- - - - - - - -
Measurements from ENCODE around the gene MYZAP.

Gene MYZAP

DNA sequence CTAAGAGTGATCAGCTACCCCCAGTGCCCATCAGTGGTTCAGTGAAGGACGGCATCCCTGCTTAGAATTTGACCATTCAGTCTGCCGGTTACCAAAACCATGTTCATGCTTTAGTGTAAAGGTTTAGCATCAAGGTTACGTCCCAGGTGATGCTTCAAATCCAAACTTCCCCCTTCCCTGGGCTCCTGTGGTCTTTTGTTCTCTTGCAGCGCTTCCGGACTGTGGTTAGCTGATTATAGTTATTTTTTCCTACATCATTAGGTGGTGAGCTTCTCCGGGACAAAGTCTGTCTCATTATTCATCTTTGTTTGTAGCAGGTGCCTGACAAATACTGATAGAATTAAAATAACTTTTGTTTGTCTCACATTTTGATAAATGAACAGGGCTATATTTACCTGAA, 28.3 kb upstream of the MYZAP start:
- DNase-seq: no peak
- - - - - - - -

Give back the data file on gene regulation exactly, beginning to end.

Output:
Measurements from ENCODE around the gene MYZAP.

Gene MYZAP

DNA sequence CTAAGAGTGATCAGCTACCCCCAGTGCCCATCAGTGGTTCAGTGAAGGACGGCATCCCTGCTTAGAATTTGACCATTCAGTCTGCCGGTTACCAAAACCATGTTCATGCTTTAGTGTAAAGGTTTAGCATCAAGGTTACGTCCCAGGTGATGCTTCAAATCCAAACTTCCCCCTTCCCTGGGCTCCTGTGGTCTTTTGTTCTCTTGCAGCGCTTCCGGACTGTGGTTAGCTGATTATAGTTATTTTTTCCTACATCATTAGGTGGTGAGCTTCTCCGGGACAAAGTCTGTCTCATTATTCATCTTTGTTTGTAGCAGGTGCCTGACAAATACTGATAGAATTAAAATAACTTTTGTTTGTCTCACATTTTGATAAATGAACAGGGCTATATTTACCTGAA, 28.3 kb upstream of the MYZAP start:
- DNase-seq: no peak